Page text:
Nancy Puttkammer is an Acting Assistant Professor within the Department of Global Health at University of Washington and is the faculty co-lead of the Digital Initiatives Group at I-TECH (DIGI). Her interests are in strengthening health information systems and promoting data use and for quality improvement of health programs in resource-limited settings. She is trained as a health services researcher, specializing in using observational, routinely-collected data from electronic medical records (EMRs) to strengthen HIV care and treatment programs.

In her capacity as a Research and Evaluation Advisor at the International Training and Education Center for Health, Dr. Puttkammer works with informatics and training projects in Haiti, Kenya, and South Africa to improve large-scale implementation of EMRs, evaluate data quality and data use, support data analyses, and develop capacity for data use and implementation science research among colleagues and counterparts. Dr. Puttkammer has a PhD in Health Services from the University of Washington and an MPH in Community Health Education from the University of California, Berkeley.

Program Highlights

Continuous Quality Improvement in Haiti
In partnership with CDC, CHARESS helps the Haitian MSPP to implement the national care improvement program, HealthQual, by training providers on quality improvement concepts and using data from the EMR, iSanté, for clinical decision making and improved care ...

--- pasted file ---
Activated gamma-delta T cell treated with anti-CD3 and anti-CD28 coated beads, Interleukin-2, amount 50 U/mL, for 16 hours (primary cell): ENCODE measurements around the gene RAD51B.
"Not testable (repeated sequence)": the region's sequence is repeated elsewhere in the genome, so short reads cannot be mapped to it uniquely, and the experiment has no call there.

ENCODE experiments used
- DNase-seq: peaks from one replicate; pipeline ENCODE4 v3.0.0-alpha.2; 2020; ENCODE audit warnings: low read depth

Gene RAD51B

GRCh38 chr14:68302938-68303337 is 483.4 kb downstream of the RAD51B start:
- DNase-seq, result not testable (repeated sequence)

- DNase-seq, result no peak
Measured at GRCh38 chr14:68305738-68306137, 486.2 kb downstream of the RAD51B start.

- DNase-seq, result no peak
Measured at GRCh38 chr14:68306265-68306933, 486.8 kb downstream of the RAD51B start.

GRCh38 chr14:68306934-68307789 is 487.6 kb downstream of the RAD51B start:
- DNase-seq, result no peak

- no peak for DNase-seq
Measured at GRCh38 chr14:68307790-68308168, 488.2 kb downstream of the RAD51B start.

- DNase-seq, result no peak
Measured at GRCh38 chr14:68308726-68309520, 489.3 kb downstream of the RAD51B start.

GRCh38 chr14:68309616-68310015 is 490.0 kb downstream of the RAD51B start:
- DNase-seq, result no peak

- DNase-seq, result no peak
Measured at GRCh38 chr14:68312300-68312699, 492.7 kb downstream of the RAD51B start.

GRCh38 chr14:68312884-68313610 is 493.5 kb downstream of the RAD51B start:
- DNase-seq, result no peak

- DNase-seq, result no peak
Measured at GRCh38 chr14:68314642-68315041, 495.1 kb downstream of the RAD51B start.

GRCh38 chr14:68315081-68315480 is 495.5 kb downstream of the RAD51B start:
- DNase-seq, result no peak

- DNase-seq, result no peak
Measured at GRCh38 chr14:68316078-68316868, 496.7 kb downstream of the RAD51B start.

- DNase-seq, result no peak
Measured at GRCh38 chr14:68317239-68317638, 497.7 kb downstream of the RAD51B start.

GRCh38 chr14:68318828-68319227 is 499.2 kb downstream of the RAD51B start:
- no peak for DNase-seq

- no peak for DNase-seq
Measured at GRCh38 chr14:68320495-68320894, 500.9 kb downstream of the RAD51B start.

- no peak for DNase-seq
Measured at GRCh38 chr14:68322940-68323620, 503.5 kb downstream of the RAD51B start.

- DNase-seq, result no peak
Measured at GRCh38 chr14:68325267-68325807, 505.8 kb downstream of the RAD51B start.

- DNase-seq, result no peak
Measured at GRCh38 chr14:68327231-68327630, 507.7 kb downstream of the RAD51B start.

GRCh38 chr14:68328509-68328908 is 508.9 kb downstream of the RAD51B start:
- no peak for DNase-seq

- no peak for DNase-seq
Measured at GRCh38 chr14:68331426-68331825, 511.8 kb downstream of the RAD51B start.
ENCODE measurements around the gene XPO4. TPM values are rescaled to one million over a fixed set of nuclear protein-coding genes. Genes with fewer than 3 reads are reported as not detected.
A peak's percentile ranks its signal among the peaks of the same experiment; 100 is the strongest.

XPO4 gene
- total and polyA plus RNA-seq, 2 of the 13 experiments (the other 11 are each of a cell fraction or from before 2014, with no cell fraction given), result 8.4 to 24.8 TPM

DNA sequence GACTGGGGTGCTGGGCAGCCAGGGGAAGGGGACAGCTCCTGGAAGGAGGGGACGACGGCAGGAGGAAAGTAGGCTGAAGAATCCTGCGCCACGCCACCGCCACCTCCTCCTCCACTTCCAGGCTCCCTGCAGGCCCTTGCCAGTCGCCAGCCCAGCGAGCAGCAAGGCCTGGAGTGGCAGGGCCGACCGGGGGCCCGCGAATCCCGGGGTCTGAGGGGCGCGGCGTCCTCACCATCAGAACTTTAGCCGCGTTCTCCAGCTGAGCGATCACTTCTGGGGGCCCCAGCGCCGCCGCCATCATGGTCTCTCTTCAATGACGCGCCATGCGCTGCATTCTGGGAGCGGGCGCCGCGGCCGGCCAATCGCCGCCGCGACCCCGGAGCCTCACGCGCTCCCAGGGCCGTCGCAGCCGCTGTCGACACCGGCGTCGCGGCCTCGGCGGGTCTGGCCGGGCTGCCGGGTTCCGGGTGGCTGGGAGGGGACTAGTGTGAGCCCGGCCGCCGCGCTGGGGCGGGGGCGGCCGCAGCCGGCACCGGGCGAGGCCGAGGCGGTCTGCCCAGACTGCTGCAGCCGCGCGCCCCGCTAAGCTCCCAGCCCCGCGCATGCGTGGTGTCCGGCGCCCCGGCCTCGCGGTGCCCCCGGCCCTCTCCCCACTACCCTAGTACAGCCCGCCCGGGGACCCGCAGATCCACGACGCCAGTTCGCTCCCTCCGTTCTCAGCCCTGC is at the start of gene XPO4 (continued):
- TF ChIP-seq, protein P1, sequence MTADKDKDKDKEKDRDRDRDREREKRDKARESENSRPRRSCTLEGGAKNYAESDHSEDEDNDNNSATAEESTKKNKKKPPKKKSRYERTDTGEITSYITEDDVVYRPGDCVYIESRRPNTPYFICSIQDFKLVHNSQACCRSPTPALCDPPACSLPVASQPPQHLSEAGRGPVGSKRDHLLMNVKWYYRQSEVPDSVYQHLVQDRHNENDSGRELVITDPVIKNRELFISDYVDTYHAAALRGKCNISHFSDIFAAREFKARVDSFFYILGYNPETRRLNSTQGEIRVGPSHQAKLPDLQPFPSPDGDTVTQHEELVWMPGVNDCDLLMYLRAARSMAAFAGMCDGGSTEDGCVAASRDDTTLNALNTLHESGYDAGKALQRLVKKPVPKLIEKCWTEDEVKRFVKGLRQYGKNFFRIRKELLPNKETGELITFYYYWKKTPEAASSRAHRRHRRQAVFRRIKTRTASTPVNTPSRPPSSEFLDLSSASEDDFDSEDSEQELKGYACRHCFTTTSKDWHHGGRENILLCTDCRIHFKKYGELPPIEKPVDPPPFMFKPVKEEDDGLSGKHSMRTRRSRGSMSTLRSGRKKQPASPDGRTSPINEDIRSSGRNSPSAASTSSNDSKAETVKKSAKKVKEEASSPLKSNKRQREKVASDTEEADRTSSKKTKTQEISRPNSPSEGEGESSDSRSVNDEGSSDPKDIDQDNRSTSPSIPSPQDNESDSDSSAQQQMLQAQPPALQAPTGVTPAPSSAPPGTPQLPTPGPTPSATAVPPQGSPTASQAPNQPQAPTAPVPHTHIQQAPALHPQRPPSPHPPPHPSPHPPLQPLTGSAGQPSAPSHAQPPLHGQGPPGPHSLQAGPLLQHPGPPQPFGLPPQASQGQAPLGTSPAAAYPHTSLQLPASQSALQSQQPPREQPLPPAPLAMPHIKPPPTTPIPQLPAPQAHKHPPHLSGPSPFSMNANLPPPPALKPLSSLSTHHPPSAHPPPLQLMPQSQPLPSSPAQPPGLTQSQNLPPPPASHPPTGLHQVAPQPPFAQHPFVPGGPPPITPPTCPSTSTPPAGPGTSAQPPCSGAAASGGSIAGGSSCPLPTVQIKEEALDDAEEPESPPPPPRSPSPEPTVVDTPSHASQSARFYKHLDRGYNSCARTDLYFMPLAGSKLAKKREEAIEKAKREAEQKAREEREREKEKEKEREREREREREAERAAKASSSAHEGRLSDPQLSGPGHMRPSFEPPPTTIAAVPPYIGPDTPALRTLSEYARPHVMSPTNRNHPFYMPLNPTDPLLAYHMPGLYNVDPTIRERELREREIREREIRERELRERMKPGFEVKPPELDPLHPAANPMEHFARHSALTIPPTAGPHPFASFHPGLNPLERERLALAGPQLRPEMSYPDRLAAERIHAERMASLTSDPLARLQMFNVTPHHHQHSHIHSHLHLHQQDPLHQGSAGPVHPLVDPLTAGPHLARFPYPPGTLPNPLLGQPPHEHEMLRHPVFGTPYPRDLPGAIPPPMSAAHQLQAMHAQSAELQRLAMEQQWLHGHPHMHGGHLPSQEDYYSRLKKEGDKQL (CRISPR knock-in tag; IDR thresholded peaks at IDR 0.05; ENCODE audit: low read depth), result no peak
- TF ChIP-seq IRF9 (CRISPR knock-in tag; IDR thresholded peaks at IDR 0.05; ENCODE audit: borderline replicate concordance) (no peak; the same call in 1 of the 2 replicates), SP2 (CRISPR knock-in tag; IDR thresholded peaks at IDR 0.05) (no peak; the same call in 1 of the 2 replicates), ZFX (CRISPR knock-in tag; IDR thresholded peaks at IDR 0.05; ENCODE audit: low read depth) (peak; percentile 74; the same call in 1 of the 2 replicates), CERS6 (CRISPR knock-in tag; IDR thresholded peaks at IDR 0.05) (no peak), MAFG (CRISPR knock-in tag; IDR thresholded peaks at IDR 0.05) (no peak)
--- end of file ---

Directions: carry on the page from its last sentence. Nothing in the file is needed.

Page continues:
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Creating a Data Warehouse to Support COVID-19 Surveillance in Mauritius
The Digital Initiatives Group at I-TECH (DIGI) worked closely with the Mauritius Ministry of Health and Wellness (MOHW) to implement a national laboratory information system (LIMS) using OpenELIS and expanded it to create a national-level data warehouse. The data warehouse captures all the information that has been input into OpenELIS ...
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Enhancing Quality of Healthcare Activity in Cambodia
The overall goal of the Enhancing Quality of Healthcare Activity (EQHA) program in Cambodia is to improve the quality of public and private health services in national and sub-national health systems by August 2023. The project, funded by the US Agency for International Development (USAID), is being implemented by Family ...